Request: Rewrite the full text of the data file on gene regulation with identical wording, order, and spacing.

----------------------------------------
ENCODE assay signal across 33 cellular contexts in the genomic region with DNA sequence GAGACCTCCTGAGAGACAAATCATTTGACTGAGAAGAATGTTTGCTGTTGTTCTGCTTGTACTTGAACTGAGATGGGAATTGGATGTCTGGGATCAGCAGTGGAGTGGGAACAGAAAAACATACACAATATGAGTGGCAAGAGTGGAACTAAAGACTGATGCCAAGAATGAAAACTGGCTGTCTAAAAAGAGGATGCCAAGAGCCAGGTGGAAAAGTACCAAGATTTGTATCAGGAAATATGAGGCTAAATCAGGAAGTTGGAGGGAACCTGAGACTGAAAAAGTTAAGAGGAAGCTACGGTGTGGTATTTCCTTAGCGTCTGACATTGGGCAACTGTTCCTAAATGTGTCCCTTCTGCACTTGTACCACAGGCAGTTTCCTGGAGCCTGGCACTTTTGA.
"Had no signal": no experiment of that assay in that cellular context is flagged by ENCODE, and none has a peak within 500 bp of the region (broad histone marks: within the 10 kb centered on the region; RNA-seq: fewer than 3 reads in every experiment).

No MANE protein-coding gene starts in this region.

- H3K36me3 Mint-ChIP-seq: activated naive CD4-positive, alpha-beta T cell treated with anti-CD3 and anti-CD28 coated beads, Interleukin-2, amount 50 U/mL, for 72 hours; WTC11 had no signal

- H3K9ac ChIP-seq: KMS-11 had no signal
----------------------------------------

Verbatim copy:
ENCODE assay signal across 33 cellular contexts in the genomic region with DNA sequence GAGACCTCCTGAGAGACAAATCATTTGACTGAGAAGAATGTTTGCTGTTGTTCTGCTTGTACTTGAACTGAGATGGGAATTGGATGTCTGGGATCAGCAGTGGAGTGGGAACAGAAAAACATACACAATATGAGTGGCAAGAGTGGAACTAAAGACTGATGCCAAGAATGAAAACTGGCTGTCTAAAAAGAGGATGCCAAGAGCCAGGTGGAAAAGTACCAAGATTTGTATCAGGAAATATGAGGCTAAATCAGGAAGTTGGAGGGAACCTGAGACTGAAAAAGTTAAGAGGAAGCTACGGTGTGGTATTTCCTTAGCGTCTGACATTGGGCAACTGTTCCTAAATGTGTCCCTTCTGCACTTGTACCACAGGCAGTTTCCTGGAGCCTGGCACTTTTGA.
"Had no signal": no experiment of that assay in that cellular context is flagged by ENCODE, and none has a peak within 500 bp of the region (broad histone marks: within the 10 kb centered on the region; RNA-seq: fewer than 3 reads in every experiment).

No MANE protein-coding gene starts in this region.

- H3K36me3 Mint-ChIP-seq: activated naive CD4-positive, alpha-beta T cell treated with anti-CD3 and anti-CD28 coated beads, Interleukin-2, amount 50 U/mL, for 72 hours; WTC11 had no signal

- H3K9ac ChIP-seq: KMS-11 had no signal